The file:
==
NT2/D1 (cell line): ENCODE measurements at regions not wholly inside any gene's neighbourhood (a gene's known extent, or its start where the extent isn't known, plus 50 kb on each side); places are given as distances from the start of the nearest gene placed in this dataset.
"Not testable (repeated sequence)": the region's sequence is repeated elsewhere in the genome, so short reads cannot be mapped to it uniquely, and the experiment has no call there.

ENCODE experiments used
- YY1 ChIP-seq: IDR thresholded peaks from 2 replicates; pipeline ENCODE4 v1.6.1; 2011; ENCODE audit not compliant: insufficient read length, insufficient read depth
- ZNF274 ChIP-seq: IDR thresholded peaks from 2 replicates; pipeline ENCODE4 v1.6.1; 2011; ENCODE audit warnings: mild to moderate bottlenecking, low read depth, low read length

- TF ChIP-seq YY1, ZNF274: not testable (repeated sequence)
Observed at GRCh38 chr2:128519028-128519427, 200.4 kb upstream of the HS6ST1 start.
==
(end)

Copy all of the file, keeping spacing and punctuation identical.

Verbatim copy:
NT2/D1 (cell line): ENCODE measurements at regions not wholly inside any gene's neighbourhood (a gene's known extent, or its start where the extent isn't known, plus 50 kb on each side); places are given as distances from the start of the nearest gene placed in this dataset.
"Not testable (repeated sequence)": the region's sequence is repeated elsewhere in the genome, so short reads cannot be mapped to it uniquely, and the experiment has no call there.

ENCODE experiments used
- YY1 ChIP-seq: IDR thresholded peaks from 2 replicates; pipeline ENCODE4 v1.6.1; 2011; ENCODE audit not compliant: insufficient read length, insufficient read depth
- ZNF274 ChIP-seq: IDR thresholded peaks from 2 replicates; pipeline ENCODE4 v1.6.1; 2011; ENCODE audit warnings: mild to moderate bottlenecking, low read depth, low read length

- TF ChIP-seq YY1, ZNF274: not testable (repeated sequence)
Observed at GRCh38 chr2:128519028-128519427, 200.4 kb upstream of the HS6ST1 start.